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The Keys to the Kingdom #7: Lord Sunday Hardcover – March 16, 2010
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I Am: 40 Reasons to Trust God
Through Bible stories, short devotions, and prayers, children discover the meaning of each name and how it relates to their lives. Hardcover
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"One of the most original fantasy series of the past decade." —Voice of Youth Advocates
"The author's gift for creating off-kilter magic kingdoms and his love of the absurd are as strong as ever." —Sunday Sun Times --This text refers to an out of print or unavailable edition of this title.
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Top Customer Reviews
So it's not exactly surprising that the final novel of Garth Nix's multiverse-spanning Keys to the Kingdom series is one long cliffhanger. "Lord Sunday" is a little rushed and scattered at times, but Nix ties off the various plot threads in a satisfying manner -- and he demonstrates his brilliant skill by handling the seemingly impossible.
Now transformed into a Denizen, Arthur struggles his way back to the Incomparable Gardens -- only to be captured by the cruel, selfish Lord Sunday and his minions. Meanwhile, Leaf is captured by Sunday's Reaper and dragged back into the House, and Suzy is struggling to keep Arthur's army from being destroyed by the Nothing, Newniths and the Piper's Children.
Unsurprisingly, Lord Sunday wants the Atlas and the Keys. Arthur will have to use all his wits and sorcerous strength -- as well as an old, beloved friend -- to free himself from Sunday's clocklike torture chamber. As the final clash between Sunday, Saturday and the Piper begins, Arthur's true destiny is revealed -- and it may mean the destruction of all the worlds of the House.
"Lord Sunday" has almost everything you could want in a grand, apocalyptic finale -- magic, battles, tragic losses, and finally the revelation of the Architect's true Will. It took six books of complex build-ups to get to this point, and most of the book Nix focuses on the main characters zipping around trying to save the House from destruction.
And Nix packs the novel with plenty of gritty action (including Arthur getting part of his head blown off), world-hopping, and some beautifully poignant moments (Arthur telling his elephant that it's all he has to remind him "who I really am").Read more ›
Since quite a bit of time had passed since I had read book six, SUPERIOR SATURDAY, I was a bit confused jumping into the storyline again. And Nix really does start blasting right into things. Arthur Penhaligon is still struggling against the forces massing against him and threatening to completely destroy everything he knows and loves. Waves of Nothing ravage the very foundations of the House, a universe related directly to Earth, which is also crumbling under the throes of an epidemic that might just eat away at every person alive. And as the final battles culminate, it falls to Arthur to save them all from dissolving into the black Nothingness.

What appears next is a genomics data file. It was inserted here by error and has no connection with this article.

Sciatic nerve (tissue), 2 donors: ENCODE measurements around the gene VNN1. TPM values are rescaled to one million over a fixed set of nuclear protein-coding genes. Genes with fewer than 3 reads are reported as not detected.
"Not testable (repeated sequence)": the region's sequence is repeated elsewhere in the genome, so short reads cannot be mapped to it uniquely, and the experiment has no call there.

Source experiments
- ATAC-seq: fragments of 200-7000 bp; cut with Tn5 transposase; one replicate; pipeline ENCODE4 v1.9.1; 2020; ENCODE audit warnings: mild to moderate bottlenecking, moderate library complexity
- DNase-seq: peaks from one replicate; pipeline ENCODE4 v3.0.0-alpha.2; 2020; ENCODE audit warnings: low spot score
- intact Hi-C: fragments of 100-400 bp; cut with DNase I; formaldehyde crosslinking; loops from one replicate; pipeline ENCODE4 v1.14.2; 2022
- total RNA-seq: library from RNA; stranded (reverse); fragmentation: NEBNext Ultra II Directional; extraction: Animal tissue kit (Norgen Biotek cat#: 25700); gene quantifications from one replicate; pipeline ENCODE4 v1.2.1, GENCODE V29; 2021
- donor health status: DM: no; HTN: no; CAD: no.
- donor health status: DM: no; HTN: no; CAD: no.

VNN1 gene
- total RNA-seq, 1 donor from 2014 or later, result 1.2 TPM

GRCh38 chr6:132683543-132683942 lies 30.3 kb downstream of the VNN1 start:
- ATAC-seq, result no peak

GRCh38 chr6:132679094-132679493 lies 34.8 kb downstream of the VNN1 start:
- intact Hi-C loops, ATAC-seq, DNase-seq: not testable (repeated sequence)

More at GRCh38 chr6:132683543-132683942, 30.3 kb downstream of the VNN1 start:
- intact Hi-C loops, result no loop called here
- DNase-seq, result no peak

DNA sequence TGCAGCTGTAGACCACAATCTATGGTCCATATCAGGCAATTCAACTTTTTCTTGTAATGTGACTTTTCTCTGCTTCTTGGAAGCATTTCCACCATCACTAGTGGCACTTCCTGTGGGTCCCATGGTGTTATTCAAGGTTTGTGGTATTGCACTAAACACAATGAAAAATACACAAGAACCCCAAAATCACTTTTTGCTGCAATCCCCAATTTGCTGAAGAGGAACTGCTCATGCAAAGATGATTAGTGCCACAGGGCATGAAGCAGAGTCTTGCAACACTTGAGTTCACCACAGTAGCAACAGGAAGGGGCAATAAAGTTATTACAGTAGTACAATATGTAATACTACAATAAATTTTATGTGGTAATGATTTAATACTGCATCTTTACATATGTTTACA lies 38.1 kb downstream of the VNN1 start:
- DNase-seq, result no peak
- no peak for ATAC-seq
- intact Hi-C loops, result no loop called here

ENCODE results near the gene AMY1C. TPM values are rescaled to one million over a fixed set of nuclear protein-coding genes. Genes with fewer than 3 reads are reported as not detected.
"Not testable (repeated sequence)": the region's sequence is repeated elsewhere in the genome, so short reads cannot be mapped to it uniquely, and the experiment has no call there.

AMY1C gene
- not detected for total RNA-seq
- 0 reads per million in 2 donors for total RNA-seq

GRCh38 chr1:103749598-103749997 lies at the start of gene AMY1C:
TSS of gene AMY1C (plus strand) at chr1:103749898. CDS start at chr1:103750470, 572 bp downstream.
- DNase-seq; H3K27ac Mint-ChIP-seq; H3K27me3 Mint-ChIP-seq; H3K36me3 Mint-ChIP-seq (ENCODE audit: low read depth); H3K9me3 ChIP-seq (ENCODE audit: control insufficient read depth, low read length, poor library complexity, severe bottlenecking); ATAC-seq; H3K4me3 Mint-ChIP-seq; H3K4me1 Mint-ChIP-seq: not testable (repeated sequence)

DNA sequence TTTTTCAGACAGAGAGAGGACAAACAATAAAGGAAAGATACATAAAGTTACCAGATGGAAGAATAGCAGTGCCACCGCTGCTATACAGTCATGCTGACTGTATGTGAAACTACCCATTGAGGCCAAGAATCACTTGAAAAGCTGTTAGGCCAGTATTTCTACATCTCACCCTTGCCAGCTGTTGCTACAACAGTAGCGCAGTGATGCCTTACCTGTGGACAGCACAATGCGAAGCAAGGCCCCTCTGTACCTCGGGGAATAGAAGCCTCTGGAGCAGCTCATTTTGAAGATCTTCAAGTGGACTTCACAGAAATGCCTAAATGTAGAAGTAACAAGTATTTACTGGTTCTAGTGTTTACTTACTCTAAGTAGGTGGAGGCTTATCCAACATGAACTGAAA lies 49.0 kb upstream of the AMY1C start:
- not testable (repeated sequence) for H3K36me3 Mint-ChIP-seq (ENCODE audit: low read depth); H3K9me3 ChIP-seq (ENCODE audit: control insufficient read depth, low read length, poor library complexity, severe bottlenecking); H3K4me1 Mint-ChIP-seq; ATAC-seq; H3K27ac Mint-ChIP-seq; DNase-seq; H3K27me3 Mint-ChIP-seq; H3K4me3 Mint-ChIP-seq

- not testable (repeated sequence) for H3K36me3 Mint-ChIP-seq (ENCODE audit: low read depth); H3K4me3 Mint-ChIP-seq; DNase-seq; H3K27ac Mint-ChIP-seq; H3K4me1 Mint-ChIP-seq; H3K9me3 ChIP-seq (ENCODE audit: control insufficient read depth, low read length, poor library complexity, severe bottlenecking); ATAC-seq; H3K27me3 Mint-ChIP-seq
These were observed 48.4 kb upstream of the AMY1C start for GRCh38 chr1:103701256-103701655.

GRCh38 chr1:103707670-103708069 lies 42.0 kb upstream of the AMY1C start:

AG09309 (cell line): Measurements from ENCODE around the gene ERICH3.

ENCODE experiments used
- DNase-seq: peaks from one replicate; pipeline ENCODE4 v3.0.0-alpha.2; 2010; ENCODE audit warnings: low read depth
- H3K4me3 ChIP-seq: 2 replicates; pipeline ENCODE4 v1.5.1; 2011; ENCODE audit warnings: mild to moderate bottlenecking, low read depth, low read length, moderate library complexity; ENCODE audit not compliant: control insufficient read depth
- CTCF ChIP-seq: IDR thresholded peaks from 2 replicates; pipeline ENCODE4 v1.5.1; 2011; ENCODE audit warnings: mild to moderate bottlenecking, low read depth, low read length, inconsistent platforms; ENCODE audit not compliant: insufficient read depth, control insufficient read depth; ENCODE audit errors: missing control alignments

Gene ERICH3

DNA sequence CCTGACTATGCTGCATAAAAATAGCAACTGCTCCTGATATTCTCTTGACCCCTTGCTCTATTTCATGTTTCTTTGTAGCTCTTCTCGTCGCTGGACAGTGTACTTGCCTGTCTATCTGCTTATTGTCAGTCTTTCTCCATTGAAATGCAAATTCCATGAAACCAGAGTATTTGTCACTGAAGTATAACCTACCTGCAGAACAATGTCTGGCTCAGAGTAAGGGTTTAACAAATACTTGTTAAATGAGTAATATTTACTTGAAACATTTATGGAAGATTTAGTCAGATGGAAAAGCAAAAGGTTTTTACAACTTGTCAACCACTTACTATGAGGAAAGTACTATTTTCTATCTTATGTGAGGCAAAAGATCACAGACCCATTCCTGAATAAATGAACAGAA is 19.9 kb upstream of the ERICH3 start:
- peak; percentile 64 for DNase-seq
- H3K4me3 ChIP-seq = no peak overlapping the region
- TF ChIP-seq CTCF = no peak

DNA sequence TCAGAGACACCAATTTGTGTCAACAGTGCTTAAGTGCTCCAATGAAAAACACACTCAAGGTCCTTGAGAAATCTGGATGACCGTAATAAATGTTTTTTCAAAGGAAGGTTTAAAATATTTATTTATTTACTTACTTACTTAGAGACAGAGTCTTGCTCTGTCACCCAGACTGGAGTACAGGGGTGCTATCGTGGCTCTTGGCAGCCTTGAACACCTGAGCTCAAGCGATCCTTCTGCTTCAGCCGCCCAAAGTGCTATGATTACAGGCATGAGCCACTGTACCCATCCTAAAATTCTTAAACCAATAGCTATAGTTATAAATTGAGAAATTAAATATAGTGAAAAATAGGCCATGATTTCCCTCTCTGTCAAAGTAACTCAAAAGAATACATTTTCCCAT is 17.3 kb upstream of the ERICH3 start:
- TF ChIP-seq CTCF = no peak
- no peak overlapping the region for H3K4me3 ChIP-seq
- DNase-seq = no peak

The pacing here is quick and Nix almost leaves the reader breathless as they fly through one near death escape after another. Everything almost started to blend together as I kept waiting for the final mysteries of the series to be resolved. And Nix drags things out to the very bitter end before revealing the secrets behind all seven books in the last few pages. I don't want to go too deeply into the plot here, as it would really spoil things, but after I closed the book I almost had the feeling that Nix needed a quick way to wrap things up.Read more ›
We pick up right where book 6, Superior Saturday, leaves off...with Arthur falling after having claimed the sixth key. In general everything is falling apart. Superior Saturday's forces are attacking the Improbable Gardens (Lord Sunday's domains), Dame Primus is leading an assault on Superior Saturday, the lower house is being claimed by Nothing, and the human world is being plagued by strange sicknesses as things deteriorate in the House. In general things are not happy. How will it all be resolved? Arthur has given up his humanity but is there a way for him to save the House, and hence the universe, while retaining some contact with his family?
This book was very well done. The story is jam packed and fast-moving. Nix does an excellent job of making every word in this book count; there was no fat in this story every page goes towards resolving all the issues and bringing the story to a satisfying conclusion. All the characters you know and love are in this story. The action is non-stop and very well done. Lord Sunday is a fabulous character, and not at all what I expected.
Nix did an excellent job portraying Arthur's fight to retain some humanity.Read more ›
Most Recent Customer Reviews
Love this story line, I hope it gets made into a movie some day.Published 4 months ago by David Ballenger
I have enjoyed the keys to the kingdom series, no matter how many times I retread it. It's still the bestPublished 5 months ago by E. Henderson
This book series is amazing and imaginative. It will take you to a world that questions itself yet explains itself. I am sad to see it ended but it is beyond words amazing.Published 8 months ago by Seth F.
The series as a whole didn't really hold up to the premise established in Mister Monday - which was great - wacky and sinister in all the right places. Read morePublished 14 months ago by Mary Griffith
Not nearly as good as his abhorsen trilogy because the books are really a bit too short for good character development. I did like the hero. Read morePublished 15 months ago by kn_s